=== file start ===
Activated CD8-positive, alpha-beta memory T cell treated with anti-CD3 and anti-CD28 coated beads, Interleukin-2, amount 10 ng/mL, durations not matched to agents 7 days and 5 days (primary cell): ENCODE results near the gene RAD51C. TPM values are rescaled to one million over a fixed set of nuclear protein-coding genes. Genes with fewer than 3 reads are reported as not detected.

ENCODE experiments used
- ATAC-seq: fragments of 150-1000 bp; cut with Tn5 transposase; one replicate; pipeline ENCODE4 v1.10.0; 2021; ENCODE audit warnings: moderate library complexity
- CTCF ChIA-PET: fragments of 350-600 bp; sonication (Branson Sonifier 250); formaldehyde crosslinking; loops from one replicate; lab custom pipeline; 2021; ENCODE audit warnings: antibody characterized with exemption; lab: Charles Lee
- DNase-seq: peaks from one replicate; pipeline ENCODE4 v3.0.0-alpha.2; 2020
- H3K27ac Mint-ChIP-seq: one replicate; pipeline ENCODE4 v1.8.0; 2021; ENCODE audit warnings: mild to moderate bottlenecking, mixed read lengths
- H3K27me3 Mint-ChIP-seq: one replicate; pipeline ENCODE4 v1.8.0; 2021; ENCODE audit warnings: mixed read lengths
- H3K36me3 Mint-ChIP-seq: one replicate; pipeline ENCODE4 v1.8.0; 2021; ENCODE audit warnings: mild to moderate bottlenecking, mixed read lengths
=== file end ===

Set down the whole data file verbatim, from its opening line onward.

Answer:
Activated CD8-positive, alpha-beta memory T cell treated with anti-CD3 and anti-CD28 coated beads, Interleukin-2, amount 10 ng/mL, durations not matched to agents 7 days and 5 days (primary cell): ENCODE results near the gene RAD51C. TPM values are rescaled to one million over a fixed set of nuclear protein-coding genes. Genes with fewer than 3 reads are reported as not detected.

ENCODE experiments used
- ATAC-seq: fragments of 150-1000 bp; cut with Tn5 transposase; one replicate; pipeline ENCODE4 v1.10.0; 2021; ENCODE audit warnings: moderate library complexity
- CTCF ChIA-PET: fragments of 350-600 bp; sonication (Branson Sonifier 250); formaldehyde crosslinking; loops from one replicate; lab custom pipeline; 2021; ENCODE audit warnings: antibody characterized with exemption; lab: Charles Lee
- DNase-seq: peaks from one replicate; pipeline ENCODE4 v3.0.0-alpha.2; 2020
- H3K27ac Mint-ChIP-seq: one replicate; pipeline ENCODE4 v1.8.0; 2021; ENCODE audit warnings: mild to moderate bottlenecking, mixed read lengths
- H3K27me3 Mint-ChIP-seq: one replicate; pipeline ENCODE4 v1.8.0; 2021; ENCODE audit warnings: mixed read lengths
- H3K36me3 Mint-ChIP-seq: one replicate; pipeline ENCODE4 v1.8.0; 2021; ENCODE audit warnings: mild to moderate bottlenecking, mixed read lengths